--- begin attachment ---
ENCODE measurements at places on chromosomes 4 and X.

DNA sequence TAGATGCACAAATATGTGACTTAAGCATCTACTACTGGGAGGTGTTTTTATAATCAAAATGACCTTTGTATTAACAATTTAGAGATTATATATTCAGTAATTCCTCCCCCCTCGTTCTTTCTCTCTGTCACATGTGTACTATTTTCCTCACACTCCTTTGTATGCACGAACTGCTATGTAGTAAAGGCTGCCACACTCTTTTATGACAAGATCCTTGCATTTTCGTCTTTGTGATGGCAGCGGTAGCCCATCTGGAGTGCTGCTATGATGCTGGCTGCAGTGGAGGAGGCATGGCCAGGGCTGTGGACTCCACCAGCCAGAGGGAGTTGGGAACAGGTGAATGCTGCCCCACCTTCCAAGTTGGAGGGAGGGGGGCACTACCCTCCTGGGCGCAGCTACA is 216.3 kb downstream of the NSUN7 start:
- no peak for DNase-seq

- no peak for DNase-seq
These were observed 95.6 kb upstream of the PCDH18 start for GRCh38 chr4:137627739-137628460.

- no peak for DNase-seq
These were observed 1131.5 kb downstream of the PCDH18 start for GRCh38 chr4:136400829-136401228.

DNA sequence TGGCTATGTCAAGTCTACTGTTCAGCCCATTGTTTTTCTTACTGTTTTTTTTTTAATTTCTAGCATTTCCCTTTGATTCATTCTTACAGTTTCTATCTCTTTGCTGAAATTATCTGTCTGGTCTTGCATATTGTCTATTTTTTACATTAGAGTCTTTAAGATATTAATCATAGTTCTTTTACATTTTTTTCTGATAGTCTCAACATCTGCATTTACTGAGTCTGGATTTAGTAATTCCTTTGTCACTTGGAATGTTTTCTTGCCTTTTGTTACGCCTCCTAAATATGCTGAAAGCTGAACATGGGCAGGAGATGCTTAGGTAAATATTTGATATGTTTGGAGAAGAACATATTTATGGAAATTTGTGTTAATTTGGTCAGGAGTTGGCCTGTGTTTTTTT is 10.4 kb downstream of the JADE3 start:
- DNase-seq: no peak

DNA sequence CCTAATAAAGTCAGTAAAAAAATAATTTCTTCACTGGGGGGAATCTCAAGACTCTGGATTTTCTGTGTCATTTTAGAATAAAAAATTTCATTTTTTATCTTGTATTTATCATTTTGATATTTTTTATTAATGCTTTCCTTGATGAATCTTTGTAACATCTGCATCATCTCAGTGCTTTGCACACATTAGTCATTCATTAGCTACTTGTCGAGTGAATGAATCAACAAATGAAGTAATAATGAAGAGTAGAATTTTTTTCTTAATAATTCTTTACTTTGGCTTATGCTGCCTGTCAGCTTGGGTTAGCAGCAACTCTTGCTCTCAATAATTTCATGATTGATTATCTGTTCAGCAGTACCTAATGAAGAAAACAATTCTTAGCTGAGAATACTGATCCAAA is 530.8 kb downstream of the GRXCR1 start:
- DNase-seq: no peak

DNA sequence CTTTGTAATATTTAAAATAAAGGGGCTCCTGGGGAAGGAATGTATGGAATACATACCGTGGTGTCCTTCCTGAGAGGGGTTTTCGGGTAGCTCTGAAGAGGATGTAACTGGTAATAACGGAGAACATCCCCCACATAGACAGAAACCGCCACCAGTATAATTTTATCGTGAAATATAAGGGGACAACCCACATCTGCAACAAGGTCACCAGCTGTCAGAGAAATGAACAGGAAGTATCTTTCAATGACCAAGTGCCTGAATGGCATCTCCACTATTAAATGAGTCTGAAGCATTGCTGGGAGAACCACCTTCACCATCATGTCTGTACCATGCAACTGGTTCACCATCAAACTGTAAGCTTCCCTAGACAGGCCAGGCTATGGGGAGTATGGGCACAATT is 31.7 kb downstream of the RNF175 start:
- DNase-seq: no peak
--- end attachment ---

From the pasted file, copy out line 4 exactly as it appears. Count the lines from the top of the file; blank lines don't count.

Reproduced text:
- no peak for DNase-seq